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British Cinema Vs Hollywood Cinema

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British Cinema Vs Hollywood Cinema As far as statistics show Hollywood films make twice as much money in the box office than British films. If we look at films in this manner than it is plainly obvious that more people watch Hollywood films than British films and if we believe that the best films are the ones that more people see than we can conclude that Hollywood films are better than British ones. But it's not as simple as this although the box office does have an impact on the end result. We have to first look at why Hollywood films make more money and how this pattern came about. Then we have to see whether or not this has had any sort of impact on the British cinema and if so why. From this understanding can we actually argue whether Hollywood or British cinema is the better art. Britain started of just like America when it came to cinema. It started with black and white colouring, no sound and really bad images. As time went by this changed and cinema developed technically as well artistically. Around 1913 American filmmakers came to Britain and started to make films here. World War One stopped this and the Americans left leaving many working studios in Britain. Although this had its advantages at the beginning, later on in the timeline because of the war and Britains 'technically not up to date productions' there was no money left for British films. ...read more.


I would like to believe that advertising is not that important but unfortunately in the world we live in it is. Not everyone is a film buff and many people strictly choose which films to watch depending on the advertisement they have seen. For example The Fast and The Furious, one of the worst Hollywood films of all time made so much money on the box office because of advertising. People would see the film just because they had heard so much about it and although they might hate the film afterwards and realise they were victims of advertisement; they still paid to see it. This processes into the cycle of filmmaking and makes money for the company, which can then make more films. A British film will not advertise much and rely on word of mouth, they will fail to make a lot of money in the box office and so they will not be able to accumulate enough money to make new films. Although the film might be great, if no one hears about it, no one will see it. America has funded many British films that have made money in the box office in Britain. This brings a new question, which has been debated for many years. What qualifies as a British film? According to the Film Act of 1985, a British film has to have 92.5% of the films running time created in Britain. ...read more.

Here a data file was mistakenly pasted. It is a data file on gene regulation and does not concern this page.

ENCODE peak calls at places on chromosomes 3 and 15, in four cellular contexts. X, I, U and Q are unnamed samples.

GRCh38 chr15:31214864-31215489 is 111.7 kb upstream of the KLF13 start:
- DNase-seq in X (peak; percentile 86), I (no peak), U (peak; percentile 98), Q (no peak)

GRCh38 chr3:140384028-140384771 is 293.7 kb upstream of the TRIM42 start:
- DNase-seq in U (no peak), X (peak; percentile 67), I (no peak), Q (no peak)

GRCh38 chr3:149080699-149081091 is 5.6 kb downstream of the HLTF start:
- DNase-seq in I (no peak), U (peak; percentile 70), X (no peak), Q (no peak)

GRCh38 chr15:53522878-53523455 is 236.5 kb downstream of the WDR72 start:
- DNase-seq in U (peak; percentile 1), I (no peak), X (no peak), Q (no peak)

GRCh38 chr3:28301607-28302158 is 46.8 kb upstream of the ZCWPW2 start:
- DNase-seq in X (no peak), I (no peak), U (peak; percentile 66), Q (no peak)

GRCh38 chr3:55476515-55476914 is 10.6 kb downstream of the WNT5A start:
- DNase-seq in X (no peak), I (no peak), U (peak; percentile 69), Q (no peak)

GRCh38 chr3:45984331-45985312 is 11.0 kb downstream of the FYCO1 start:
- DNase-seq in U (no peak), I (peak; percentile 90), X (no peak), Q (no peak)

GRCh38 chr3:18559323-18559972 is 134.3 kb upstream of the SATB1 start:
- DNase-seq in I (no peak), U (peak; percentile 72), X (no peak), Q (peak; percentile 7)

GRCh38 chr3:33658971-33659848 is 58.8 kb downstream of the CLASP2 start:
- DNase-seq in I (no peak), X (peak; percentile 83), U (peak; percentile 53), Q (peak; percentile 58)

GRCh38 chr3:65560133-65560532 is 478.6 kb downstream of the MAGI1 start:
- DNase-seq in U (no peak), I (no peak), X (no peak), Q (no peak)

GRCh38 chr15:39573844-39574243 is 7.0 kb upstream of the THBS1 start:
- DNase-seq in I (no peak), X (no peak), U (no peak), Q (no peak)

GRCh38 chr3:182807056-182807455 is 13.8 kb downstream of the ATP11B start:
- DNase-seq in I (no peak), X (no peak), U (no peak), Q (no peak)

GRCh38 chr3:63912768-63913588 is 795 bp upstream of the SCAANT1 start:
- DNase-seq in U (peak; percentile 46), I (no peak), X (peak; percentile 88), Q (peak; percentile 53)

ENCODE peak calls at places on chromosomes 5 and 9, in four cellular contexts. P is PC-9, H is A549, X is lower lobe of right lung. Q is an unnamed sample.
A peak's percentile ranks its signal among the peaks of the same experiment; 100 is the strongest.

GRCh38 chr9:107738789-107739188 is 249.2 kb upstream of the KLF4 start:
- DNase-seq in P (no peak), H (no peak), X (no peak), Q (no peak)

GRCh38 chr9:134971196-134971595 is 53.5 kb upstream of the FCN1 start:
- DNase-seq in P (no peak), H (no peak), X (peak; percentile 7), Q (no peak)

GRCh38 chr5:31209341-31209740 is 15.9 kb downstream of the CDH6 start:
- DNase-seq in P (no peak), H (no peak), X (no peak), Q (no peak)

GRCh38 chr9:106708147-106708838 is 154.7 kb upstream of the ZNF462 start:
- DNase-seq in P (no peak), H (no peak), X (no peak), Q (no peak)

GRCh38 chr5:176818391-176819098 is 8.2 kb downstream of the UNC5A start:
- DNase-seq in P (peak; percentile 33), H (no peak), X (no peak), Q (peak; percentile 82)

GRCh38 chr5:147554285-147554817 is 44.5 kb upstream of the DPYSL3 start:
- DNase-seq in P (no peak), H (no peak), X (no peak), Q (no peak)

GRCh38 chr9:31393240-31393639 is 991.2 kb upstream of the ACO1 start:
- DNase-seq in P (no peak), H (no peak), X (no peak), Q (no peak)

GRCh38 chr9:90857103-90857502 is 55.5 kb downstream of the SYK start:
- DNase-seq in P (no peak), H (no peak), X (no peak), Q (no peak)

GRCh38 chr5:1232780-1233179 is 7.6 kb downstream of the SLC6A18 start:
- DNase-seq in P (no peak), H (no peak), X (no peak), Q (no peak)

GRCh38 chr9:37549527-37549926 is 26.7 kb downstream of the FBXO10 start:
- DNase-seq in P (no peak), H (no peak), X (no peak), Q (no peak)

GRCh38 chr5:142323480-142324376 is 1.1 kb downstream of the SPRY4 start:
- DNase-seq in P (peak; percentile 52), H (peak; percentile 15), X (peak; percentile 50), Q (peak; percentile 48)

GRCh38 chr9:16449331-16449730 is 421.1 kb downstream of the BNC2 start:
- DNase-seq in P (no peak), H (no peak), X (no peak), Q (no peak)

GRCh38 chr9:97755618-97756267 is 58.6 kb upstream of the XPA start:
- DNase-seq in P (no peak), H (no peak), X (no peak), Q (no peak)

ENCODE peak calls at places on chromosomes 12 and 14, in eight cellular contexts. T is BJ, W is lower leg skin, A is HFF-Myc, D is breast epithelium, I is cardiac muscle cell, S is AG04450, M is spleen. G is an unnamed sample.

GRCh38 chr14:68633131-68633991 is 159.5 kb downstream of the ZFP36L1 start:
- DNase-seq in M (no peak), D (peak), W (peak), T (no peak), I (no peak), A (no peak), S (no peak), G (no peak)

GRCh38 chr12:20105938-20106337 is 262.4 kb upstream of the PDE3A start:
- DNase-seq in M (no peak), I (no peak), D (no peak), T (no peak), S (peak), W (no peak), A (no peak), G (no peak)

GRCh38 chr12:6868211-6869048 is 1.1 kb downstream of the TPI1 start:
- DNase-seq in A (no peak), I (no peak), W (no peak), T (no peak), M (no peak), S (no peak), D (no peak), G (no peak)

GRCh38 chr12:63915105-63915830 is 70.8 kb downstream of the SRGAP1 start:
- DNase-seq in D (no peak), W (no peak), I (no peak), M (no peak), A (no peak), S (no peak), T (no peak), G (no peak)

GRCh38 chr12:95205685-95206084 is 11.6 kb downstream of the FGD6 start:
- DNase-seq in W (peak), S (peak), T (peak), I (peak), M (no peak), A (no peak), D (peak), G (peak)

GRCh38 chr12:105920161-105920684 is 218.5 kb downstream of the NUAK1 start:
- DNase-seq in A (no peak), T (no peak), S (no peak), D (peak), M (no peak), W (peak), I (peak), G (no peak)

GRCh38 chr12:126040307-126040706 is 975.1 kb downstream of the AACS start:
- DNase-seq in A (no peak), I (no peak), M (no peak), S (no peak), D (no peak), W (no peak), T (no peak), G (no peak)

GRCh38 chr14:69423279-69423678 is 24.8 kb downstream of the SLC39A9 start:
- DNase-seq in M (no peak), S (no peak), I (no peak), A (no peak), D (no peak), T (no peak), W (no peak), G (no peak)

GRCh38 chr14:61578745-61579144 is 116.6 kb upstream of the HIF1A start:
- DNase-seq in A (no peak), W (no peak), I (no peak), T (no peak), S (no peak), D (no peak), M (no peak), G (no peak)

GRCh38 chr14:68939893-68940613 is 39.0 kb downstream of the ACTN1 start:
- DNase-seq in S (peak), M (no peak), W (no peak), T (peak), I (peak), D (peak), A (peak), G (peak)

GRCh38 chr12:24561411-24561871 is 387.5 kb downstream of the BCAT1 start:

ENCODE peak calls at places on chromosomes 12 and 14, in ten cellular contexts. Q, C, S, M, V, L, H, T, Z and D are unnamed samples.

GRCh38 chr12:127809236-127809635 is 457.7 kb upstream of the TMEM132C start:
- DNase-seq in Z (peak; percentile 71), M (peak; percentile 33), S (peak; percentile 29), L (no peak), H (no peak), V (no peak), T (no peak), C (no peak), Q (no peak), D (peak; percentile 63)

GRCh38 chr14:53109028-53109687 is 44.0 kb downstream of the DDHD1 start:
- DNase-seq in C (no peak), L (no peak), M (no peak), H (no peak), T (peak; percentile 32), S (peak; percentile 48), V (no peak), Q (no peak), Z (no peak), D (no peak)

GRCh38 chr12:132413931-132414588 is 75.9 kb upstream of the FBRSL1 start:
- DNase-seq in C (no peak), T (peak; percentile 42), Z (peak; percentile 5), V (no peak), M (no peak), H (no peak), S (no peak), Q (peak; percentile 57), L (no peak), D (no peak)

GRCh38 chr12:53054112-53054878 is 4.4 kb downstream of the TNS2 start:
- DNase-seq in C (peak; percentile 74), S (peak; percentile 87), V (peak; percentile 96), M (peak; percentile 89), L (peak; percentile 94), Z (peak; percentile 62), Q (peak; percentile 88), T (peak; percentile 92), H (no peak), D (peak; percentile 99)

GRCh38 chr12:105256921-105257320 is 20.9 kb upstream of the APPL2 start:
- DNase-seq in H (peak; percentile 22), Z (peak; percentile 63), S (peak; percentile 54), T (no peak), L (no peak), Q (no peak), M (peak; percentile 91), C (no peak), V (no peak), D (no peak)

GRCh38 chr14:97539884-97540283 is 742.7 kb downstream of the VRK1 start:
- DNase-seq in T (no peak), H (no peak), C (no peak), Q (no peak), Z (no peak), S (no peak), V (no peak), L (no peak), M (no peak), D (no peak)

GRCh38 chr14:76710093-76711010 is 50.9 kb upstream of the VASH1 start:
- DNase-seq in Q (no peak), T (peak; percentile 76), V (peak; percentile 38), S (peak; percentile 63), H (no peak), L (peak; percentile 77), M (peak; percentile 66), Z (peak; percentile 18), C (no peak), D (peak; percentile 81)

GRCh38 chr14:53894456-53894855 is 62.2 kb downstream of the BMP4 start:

Although they may not have enough funding for special effects, the narrative of the film is good enough for us to forget that. Hollywood films use lots of special effects but while doing that I think they forget that they actually need the narrative to make sense and (e.g. The Fast and The Furious). They may not have blond actresses and sexy actors, but at least they cast people that can act. What they need is funding and maybe make some films that can attract a global audience. As you can see to qualify as a British film, most of the money has to go back to British citizens, but to gain this the government has to fund films first. They let Hollywood fund films and when the film is a box office hit, Hollywood acquires all the money made from the film, which result in British companies making no money to make other films again. I also believe that a film should still be seen as a British film whether or not America funds it was still made by British talent. Lastly, I do believe that the British film industry has a rosy future because they make great films and sooner or later people will realise how great the films are. The only thing they need is for the government to trust them a bit more and fund them to gain this. This way all the British talent which are hiding or doing other jobs can have a chance and create great films for all to see. Pinar Kaymak 1 ...read more.

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**** A lively debate on the differences between British and Hollywood film, and why the latter is deemed more successful than the former. The successes and failures of both national cinemas are analysed though more examples of actual films as case studies would further add to the colour of this essay.

Marked by teacher Nicola Twaites 09/04/2013

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